Rural Health Information Hub Latest News

Changes Are Coming to Pennsylvania’s HealthChoices Medicaid Dental Benefit Plans

With changes to the participating Pennsylvania Medicaid Managed Care Organizations (MCO) in each Physical HealthChoices zones, changes to Dental Coverage will begin September 1 for some plans. Each MCO uses a separate administrator for dental services. When patients or consumers are choosing MCO plans, it is important to see if their chosen provider accepts the participating dental plan under Avesis, Skygen, or United Concordia. See the coverage map on the fact sheet. 

ACA Lawsuit Threatens Free Preventive Care for Millions

Filed by a group of employers and individuals who object to providing certain preventive care or don’t want to pay for preventive care they feel isn’t necessary; Kelley v. Becerra argues that the ACA’s requirement for insurers and health plans is unconstitutional. If it succeeds, millions of Americans could lose access to all preventive care guaranteed by the ACA or be forced to pay out of pocket for these vital services. These vital screens include but are not limited to check-ups, screenings for blood pressure, colorectal cancer, cholesterol, type 2 diabetes for adults, STDs, lead, and autism screening. Want more, see this article from the Commonwealth Fund.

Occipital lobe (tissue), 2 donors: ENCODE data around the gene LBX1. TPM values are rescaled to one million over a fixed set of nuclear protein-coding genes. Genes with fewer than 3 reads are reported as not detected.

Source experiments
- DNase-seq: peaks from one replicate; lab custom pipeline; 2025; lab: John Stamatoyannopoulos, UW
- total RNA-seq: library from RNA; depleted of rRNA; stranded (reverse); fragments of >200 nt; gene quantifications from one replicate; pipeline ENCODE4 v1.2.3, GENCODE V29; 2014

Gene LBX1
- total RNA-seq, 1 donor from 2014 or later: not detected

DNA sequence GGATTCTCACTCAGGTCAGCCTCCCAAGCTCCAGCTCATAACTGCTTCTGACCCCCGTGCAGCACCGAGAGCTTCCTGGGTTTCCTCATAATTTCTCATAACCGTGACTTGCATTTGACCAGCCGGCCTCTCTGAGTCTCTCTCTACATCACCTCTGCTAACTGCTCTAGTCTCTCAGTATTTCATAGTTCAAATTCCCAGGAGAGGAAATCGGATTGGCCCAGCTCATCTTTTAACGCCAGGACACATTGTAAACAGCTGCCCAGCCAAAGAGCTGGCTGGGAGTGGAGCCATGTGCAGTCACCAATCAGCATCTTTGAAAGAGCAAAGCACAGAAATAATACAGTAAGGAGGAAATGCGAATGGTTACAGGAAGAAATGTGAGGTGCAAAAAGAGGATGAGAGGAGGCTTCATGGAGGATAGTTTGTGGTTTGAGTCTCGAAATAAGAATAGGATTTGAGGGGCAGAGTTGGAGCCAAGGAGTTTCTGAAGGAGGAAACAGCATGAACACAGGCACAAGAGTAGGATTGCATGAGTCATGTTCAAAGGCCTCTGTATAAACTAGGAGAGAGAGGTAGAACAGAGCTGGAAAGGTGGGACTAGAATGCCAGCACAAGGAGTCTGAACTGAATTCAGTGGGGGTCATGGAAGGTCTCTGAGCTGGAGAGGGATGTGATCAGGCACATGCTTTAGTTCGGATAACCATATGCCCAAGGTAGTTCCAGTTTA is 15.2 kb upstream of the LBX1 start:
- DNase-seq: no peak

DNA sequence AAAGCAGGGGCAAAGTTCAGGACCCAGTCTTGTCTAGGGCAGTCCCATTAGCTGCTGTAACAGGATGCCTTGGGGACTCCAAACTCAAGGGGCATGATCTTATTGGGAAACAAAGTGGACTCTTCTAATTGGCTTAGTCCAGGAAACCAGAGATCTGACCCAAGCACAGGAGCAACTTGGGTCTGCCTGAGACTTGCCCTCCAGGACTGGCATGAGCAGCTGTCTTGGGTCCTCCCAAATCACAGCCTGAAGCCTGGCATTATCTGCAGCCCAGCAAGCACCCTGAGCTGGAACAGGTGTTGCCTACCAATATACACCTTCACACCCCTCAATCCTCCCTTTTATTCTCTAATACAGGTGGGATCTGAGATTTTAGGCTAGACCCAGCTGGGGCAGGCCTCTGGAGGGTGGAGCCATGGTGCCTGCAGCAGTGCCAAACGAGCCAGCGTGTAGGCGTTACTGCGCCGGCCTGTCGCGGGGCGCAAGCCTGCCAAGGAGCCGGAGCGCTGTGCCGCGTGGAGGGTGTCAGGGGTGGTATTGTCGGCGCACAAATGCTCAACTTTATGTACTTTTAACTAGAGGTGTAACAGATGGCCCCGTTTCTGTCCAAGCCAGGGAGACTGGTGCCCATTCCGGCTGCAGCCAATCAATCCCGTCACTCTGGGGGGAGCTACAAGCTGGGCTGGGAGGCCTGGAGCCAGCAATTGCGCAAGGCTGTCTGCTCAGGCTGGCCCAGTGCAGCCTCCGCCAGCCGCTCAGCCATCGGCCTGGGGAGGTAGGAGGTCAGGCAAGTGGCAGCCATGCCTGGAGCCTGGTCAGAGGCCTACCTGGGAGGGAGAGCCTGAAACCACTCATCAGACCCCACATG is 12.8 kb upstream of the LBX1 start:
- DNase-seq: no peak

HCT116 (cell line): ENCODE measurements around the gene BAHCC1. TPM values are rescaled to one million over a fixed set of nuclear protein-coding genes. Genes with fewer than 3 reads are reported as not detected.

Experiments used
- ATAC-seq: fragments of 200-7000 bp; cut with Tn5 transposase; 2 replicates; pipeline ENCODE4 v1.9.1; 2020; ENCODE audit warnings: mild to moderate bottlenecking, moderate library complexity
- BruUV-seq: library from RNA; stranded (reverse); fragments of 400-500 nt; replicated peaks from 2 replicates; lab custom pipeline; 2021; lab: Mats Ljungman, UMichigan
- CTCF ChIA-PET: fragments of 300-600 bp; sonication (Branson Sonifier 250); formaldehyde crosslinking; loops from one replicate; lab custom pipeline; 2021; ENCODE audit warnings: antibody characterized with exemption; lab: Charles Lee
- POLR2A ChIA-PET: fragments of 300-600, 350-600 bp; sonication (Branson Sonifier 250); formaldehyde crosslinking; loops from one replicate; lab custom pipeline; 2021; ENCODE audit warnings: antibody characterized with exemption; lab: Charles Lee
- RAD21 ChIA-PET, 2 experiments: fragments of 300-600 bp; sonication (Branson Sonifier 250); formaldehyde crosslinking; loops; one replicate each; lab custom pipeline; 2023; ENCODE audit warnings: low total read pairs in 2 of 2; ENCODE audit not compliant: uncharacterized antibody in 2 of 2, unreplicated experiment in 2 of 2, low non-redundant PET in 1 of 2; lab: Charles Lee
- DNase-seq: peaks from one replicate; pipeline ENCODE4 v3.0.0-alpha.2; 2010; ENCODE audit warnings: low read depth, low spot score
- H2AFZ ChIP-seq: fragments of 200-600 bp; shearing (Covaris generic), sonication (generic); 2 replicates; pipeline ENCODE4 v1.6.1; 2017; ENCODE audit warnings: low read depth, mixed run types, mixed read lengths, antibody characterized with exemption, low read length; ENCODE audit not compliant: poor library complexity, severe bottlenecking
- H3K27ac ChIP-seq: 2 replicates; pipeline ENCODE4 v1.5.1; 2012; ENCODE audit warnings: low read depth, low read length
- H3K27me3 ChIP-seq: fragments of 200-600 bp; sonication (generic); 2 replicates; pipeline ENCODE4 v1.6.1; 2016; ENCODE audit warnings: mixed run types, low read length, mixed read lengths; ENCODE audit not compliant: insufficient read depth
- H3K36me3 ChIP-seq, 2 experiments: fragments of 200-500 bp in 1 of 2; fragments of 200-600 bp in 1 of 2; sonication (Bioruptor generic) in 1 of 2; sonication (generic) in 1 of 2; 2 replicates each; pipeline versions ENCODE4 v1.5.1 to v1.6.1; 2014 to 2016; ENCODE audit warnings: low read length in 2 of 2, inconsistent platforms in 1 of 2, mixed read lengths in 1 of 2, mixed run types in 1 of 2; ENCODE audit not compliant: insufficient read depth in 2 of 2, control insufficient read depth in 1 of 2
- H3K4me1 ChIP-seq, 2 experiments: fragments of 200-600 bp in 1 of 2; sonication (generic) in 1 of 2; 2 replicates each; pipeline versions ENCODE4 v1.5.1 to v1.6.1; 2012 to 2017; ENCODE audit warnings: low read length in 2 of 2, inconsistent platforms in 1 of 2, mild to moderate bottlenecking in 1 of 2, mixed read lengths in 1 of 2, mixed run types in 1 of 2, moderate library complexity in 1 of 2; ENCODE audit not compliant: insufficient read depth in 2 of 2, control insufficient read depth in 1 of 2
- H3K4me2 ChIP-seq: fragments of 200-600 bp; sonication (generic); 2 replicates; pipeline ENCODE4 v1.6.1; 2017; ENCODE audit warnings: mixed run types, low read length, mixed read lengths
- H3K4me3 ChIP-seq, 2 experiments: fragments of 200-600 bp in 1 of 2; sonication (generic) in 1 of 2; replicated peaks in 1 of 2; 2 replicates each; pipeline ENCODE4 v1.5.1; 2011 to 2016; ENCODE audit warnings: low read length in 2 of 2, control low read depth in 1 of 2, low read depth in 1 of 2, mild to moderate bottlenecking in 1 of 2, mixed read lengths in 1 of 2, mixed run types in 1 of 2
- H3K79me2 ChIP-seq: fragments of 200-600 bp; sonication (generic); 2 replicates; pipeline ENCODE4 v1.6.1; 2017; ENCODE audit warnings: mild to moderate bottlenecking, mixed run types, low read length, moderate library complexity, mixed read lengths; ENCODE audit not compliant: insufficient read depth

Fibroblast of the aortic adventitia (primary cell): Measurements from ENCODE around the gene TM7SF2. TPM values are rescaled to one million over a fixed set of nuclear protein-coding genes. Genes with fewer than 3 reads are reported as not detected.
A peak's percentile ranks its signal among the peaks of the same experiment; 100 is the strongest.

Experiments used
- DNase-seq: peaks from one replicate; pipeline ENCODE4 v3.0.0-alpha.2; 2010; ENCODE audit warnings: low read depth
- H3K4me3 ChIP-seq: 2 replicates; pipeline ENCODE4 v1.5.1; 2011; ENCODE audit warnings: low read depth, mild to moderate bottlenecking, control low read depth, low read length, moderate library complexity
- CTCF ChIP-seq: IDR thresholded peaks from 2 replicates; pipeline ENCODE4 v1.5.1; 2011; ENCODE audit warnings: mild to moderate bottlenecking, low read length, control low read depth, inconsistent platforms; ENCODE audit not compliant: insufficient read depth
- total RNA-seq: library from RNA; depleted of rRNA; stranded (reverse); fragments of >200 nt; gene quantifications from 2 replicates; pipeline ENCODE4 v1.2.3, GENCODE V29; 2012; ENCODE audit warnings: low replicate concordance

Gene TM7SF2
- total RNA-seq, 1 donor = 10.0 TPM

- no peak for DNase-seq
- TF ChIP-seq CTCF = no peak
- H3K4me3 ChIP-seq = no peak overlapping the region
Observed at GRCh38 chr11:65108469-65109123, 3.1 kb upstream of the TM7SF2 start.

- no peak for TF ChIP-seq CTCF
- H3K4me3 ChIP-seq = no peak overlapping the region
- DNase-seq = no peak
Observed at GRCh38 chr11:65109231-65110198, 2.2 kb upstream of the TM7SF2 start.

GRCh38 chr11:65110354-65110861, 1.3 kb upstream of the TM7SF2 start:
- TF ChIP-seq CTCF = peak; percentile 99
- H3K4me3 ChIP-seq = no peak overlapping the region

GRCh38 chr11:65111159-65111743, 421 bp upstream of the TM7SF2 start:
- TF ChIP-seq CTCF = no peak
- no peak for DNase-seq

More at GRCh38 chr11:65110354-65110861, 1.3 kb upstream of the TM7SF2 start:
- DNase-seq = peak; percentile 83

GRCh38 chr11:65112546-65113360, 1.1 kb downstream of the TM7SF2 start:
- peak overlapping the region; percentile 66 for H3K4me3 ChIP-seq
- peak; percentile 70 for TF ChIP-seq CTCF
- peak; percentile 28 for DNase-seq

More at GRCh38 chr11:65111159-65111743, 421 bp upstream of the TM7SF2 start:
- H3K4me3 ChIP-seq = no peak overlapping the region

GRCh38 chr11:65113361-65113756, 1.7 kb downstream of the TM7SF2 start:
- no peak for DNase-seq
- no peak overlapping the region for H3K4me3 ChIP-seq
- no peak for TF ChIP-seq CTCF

Housing and Rental Assistance Available for Those Affected By COVID-19

Funded by the U.S. Department of Treasury, the PA Homeowner Association Fund helps homeowners experiencing financial hardship because of the COVID-19 pandemic by providing funds to prevent displacement, mortgage delinquencies, foreclosures and loss of utilities or home energy services. Registering for the program is the first step in the process to obtain assistance. The Consolidated Appropriations ACT of 2021 provides funds for the Emergency Rental Assistance Program and is administered through the PA Department of Human Services (DHS). Applications are now being accepted through the DHS COMPASS portal.

Bipartisan Legislation in the House Continues Telehealth Services